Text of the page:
The Outlaw Josey Wales (1976)
June 26, 2021 10:52 AM - Subscribe

Missouri farmer Josey Wales joins a Confederate guerrilla unit and winds up on the run from the Union soldiers who murdered his family.

Josey Wales watches helplessly as his wife and child are murdered, by Union men led by Capt. Terrill. Seeking revenge, Wales joins the Confederate Army. He refuses to surrender when the war ends, but his fellow soldiers go to hand over their weapons -- and are massacred by Terrill. Wales guns down some of Terrill's men and flees to Texas, where he tries to make a new life for himself, but the bounty on his head endangers him and his new surrogate family.

Roger Ebert: Various, and inexhaustible, bounty hunters are constantly on the outlaw's trail, despite the Eastwood ability (in this movie as before) to wipe out six, eight, ten bad guys before they can get off a shot. Eastwood keeps moving West, picking up along the way a young Indian girl and then the survivors of a Kansas family nearly wiped out on their quest for El Dorado. The relationships in the group are easily established or implied. There's not a lot of talking, but everybody understands each other.

Eastwood is such a taciturn and action-oriented performer that it's easy to overlook the fact that he directs many of his movies -- and many of the best, most intelligent ones. Here, with the moody, gloomily beautiful, photography of Bruce Surtees, he creates a magnificent Western feeling.

Jacoba Atlas: It’s filled with contradictory moments,, some brilliant, some hackneyed, measuring up to a paradoxical whole that promises a kind of bravado it just can’t deliver. Eastwood is hamstrung by the script, which purports to be about revenge (for the murder of a farmer’s wife and young son), but so quickly veers off into other directions it’s virtually impossible to keep the original impetus in mind. Like a picaresque novel that never quite mastered the style, Josey Wales deals, at one time or another, with the Civil War, the conflict between Kansas and Missouri, the escape to Texas and Mexico for confederate soldiers who refused to say die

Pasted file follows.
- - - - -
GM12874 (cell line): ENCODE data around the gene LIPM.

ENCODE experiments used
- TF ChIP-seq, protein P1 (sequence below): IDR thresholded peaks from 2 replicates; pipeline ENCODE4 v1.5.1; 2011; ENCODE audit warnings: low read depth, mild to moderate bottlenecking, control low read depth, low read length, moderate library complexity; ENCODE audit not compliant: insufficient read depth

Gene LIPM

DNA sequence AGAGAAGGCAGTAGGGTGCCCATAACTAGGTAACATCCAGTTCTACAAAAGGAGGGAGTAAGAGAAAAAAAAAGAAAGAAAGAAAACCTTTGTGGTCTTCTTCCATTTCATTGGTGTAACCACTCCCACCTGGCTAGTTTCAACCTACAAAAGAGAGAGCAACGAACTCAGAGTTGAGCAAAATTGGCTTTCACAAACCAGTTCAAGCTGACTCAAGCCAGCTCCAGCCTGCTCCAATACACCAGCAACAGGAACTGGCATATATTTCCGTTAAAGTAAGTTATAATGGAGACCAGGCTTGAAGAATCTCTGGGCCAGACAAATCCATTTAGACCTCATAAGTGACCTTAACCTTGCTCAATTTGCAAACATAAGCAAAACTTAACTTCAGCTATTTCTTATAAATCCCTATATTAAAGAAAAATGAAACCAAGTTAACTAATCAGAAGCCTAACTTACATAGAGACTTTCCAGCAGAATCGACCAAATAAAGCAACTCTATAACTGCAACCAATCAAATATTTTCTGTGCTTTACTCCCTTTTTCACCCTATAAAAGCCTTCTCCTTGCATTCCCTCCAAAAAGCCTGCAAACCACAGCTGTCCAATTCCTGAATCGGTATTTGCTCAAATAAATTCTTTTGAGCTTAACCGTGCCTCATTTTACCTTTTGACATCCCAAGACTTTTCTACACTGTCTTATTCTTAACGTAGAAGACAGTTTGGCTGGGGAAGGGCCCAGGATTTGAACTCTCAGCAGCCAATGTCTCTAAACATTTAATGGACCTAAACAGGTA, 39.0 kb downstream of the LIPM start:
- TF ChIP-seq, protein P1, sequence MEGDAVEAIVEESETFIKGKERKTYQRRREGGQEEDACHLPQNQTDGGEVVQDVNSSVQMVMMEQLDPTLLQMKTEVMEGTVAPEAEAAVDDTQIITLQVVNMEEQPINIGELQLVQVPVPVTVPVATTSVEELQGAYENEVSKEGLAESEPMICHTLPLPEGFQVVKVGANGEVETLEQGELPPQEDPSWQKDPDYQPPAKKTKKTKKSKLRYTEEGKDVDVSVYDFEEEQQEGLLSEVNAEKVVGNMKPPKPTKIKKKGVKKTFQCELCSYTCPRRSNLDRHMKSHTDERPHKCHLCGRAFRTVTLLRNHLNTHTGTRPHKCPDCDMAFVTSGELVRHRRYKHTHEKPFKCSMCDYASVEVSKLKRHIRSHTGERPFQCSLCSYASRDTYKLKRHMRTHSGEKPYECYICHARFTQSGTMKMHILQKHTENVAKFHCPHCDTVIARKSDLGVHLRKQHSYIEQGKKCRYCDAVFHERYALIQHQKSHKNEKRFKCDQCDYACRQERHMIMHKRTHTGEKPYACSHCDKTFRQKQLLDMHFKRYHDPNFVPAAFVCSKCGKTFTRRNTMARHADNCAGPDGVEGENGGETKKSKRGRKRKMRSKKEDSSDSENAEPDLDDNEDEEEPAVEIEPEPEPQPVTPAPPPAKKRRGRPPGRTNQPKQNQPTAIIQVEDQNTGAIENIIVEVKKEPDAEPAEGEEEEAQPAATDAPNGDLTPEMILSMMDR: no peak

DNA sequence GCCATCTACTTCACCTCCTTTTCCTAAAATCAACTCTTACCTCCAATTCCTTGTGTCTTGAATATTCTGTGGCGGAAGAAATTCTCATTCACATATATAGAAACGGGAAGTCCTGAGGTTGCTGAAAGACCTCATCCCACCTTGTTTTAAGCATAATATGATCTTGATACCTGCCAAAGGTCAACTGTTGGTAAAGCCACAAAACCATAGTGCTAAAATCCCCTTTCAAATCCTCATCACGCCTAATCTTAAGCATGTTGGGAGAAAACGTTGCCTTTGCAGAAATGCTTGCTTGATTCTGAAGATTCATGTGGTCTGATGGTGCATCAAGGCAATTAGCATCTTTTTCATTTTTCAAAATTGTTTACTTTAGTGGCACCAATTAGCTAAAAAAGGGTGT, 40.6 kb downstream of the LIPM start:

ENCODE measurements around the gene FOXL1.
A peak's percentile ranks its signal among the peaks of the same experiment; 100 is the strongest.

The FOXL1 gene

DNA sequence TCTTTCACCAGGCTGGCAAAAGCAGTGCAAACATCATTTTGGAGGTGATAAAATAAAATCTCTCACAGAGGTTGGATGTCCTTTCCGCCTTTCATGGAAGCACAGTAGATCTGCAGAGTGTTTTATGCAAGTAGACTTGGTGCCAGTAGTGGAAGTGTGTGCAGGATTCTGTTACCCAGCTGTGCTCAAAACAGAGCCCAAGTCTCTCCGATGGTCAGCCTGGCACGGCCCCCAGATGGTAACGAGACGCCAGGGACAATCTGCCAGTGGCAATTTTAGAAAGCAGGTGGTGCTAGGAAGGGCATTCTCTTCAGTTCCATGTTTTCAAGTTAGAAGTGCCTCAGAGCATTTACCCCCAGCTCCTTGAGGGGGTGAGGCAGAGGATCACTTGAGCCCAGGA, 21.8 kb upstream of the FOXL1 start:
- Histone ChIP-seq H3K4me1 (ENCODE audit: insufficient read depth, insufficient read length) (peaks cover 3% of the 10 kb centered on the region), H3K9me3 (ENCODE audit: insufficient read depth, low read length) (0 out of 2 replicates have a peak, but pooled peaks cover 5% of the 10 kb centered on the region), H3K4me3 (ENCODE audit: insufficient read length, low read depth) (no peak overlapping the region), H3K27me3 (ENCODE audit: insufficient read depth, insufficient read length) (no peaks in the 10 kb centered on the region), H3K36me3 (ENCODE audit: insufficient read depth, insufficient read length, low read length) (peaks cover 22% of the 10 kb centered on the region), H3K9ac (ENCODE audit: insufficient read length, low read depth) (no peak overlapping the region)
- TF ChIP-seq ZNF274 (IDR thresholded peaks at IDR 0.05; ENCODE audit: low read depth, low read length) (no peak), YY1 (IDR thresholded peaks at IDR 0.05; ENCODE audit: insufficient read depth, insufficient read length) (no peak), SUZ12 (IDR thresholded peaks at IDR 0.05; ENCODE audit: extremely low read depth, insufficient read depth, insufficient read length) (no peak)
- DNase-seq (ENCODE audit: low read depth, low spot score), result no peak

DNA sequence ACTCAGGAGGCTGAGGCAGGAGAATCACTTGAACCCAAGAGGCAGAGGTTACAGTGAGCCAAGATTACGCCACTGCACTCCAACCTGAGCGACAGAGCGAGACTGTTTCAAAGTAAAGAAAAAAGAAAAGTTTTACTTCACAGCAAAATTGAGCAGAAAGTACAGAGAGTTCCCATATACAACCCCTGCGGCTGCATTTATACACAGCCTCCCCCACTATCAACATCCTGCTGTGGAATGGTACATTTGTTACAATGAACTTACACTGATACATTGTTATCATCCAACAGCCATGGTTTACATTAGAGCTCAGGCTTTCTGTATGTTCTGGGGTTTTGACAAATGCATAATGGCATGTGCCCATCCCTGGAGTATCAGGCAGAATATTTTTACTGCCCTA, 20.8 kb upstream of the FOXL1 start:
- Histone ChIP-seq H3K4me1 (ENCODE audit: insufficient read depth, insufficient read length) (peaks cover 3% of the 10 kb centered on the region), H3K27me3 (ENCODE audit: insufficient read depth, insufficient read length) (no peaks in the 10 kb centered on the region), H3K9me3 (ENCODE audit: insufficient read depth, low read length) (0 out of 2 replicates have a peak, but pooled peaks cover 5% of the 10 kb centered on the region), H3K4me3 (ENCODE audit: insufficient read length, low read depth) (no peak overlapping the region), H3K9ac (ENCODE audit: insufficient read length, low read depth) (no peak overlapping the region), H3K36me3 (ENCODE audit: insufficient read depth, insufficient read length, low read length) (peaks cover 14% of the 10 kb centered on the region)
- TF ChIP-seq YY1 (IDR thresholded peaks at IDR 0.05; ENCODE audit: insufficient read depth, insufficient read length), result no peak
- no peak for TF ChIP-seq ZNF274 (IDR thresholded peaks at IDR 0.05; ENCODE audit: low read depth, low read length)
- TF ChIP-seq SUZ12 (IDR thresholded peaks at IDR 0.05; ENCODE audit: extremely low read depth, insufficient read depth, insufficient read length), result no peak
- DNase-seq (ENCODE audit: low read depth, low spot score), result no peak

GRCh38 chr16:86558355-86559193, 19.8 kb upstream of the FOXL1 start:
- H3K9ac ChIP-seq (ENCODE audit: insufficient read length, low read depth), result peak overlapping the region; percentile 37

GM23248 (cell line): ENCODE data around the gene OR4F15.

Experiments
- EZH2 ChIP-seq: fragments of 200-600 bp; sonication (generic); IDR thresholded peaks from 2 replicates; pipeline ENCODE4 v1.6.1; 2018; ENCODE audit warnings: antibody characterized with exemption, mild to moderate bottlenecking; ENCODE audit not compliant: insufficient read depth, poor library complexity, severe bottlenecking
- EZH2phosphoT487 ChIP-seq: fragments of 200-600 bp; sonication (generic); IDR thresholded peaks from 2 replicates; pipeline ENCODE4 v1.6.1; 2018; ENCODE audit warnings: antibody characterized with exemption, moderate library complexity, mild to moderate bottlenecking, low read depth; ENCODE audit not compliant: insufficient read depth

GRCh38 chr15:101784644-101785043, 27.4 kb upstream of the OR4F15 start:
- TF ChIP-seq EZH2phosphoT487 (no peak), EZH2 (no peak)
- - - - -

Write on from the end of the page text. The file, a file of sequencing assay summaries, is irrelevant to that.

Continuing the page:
Richard Eder: The movie tends to muffle and sell short whatever points it may be trying to make. There seems to be a ghost of an attempt to assert the romantic individualism of the South against the cold expansionism of the North. Every Unionist is vicious and incompetent, whereas Wales, despite his spitting, is really a perfect gentleman.

There is something cynical about this primitive one‐sidedness in what is not only a historical context, but happens also to be our own historical context. To the degree a movie asserts history, it should at least attempt to do it fairly.

posted by Carillon (6 comments total)
I admit I really struggled with this one for a lot of the reasons that Eder talks about. Particularly knowing what I know about cavalry raids in the civil war, specifically Southern cavalry raids, having him become a hero felt like getting spit in my eye. There was a lot to like, but man, some of the premise is super tough.
posted by Carillon at 10:54 AM on June 26, 2021 [3 favorites]

Same problem here. There are some great moments and even greater lines ("Buzzards gotta eat, same as worms" is my favorite) but could not enjoy the movie as a whole and its embrace of the southern viewpoint.
posted by mark k at 3:04 PM on June 26, 2021 [1 favorite]

There was lots of bad behavior by both sides during the Kansas-Missouri conflicts before and during the Civil War, but during the Sacking of Osceola that inspired the book, the Kansas-based Jayhawkers freed 200 enslaved people and executed nine townspeople after unofficial courts martial. Osceola had a population of 314 in the 1860 Census. So maybe Josey Wales wasn't a slaveowner, but many of his neighbors were.

A year after the raid, James Henry Lane, who commanded the Jayhawkers during the raid, recruited the 1st Regiment Kansas Volunteer Infantry (Colored), the first Black unit to see combat during the Civil War.
posted by kirkaracha at 11:41 PM on June 26, 2021 [5 favorites]

OJW is problematic on several levels but yet, I can watch it again and again for the parts that do work. The action scenes are gripping and well thought out. John Vernon's little monologue at the end is really well done. And Chief Dan George steals every damn scene he is in.
posted by Ber at 7:27 AM on June 27, 2021 [6 favorites]

It definitely falls into a "virulent racist writes story with racist premise, accidentally winds up with film that is often accidentally antiracist" area of problematic
posted by maxsparber at 9:07 AM on July 4, 2021

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